If you had a home on the cliffs here, besides enjoying the great view from your patio you’d probably be tempted to build a staircase so you wouldn’t have to rappel down to the beach. Big mistake. One of the most common unnatural features of these shores is the storm-twisted staircases to nowhere. Sometimes even whole concrete patios go over the edge. Frustrated homeowners cleverly hang long black PVC drainage pipes down the cliffs to keep water runoff from gullying the sandy topsoil. They have also encouraged the growth of kudzu to reduce erosion, though it may not help. Although kudzu flowers aren’t usually noticed among the riot of green leaves, the purple and white upright clusters are beautiful and smell like the sweetest batch of grape Kool-Aid your mother ever made.
On the way back to the landing, someone must have cued the wildlife (or maybe just our attention) because we saw belted kingfishers, ospreys, great blue herons, and bald eagles. A few large terrapin heads poked out of the water in addition to the jumping fish. But given the nuked state of the scenery along this shore, a wildlife tour would be more appropriate further downriver near Pipsico (owned by Boy Scouts of America) or Chippokes Plantation State Park.
Almost any trip along the Isle of Wight and Surry County shores of the James River is of regional interest for beachcoming/fossil hunting. This short section was a big hit with my 10 year old budding paleontologist. Most of our haul shown in the photo is typical local fare, but having two pairs of eyes and recent Tropical Storm Ernesto certainly improved the odds. The brown bean-shaped object is a whale earbone the size of my fist. It’s so dense and well-petrified, completely unlike typical fossil whalebone, that I almost tossed it aside as an odd curly rock.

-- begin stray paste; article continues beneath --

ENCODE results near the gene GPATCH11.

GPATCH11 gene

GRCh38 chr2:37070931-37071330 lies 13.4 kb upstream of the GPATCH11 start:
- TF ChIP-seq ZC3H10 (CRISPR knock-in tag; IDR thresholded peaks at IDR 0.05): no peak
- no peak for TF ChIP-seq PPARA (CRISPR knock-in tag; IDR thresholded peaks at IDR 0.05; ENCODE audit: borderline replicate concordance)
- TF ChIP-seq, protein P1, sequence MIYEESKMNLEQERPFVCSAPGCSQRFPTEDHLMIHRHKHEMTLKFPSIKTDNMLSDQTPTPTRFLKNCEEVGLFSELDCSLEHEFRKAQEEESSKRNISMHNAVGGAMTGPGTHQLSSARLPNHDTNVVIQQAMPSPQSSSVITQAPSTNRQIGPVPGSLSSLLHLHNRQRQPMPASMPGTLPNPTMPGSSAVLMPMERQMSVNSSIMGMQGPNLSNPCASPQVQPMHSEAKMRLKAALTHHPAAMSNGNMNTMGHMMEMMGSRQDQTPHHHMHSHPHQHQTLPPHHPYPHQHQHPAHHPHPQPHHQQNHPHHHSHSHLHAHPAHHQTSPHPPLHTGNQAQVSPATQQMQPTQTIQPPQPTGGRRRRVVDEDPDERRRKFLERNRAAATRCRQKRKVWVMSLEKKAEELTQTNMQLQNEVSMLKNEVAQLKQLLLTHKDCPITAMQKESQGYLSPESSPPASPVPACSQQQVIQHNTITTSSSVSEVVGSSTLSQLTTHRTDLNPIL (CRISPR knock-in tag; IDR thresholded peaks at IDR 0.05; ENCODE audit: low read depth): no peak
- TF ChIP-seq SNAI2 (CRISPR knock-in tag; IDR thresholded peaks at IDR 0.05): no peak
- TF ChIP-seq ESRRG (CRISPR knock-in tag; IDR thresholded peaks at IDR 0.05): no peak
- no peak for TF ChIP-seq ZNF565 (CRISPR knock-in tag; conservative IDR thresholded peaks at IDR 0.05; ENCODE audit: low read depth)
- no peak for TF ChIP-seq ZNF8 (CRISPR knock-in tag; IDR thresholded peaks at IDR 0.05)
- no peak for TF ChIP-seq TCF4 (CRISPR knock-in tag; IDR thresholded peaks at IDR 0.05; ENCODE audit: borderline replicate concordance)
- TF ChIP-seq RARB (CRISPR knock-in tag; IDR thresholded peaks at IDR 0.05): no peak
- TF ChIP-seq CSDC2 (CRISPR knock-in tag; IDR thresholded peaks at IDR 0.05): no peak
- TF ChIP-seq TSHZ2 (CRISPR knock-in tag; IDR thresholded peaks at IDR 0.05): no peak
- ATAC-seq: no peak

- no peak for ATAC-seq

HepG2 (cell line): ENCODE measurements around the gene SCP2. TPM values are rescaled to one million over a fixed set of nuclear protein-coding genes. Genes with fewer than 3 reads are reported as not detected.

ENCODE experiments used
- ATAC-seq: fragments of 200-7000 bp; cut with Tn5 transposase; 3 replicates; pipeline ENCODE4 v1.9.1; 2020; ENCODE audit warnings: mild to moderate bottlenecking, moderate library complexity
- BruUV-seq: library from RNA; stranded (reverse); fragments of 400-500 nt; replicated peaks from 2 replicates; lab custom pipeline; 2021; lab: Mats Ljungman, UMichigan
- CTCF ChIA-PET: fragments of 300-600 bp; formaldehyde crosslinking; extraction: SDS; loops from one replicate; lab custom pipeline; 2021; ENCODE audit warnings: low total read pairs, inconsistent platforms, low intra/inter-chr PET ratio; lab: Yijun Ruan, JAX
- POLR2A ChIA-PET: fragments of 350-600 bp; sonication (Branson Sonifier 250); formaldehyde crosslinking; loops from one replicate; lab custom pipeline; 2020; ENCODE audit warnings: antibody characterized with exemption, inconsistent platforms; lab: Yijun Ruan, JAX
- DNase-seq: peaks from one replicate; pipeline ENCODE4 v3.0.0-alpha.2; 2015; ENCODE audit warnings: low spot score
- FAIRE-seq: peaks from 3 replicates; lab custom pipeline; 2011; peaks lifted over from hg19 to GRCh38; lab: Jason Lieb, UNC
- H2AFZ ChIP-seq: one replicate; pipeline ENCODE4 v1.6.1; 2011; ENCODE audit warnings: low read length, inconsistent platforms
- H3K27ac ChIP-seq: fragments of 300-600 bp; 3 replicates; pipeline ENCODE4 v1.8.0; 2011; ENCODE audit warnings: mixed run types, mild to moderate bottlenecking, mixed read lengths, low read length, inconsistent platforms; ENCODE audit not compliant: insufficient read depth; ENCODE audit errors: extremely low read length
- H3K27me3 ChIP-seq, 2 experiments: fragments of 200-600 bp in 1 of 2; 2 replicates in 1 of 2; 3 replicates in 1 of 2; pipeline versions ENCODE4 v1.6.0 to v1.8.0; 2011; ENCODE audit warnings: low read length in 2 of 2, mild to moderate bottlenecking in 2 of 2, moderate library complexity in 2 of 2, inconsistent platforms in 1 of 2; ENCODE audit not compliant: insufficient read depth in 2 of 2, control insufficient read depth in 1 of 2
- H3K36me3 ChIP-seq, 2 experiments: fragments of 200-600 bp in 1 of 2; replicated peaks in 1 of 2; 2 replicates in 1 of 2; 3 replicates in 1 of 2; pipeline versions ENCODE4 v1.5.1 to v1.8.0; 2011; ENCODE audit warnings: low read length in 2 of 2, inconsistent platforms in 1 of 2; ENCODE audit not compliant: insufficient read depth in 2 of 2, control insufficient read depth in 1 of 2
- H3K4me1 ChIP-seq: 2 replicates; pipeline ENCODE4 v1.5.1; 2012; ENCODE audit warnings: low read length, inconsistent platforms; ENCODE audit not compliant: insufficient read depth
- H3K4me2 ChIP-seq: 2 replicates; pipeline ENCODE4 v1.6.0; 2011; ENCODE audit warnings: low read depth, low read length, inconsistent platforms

The described trip was 5.5 miles taking a dilatory 4.5 hours. We spent almost that much time driving to and from, but to see how happy my 10 year old was … priceless. Plan your trip for low tide to make sure you’ll have a beach to walk on and can stay off private property. Pick your landing sites so that you won’t have to explain your wet sand entitlement to someone’s dog. In good weather, intermediate paddlers might cross the river, cruise the wooded north shore, and check out the half-sunken barge and its completely submerged friends nearby. Long distance tours can explore this area (as well as Morris Creek) from the landing at Chicahominy Riverfront Park.
No services landing. Private homes are nearby, so avoid doing things which could cause the residents to terminate public access.
Pay the $5 fee in the honor box.
To get to the Claremont Beach boat landing from Claremont, go to the bottom of the hill and turn left into what looks like a private driveway. If you ended up at the Resident’s Only boat landing, then back-track a block or two.
You'll need a road map of Surry County, VA.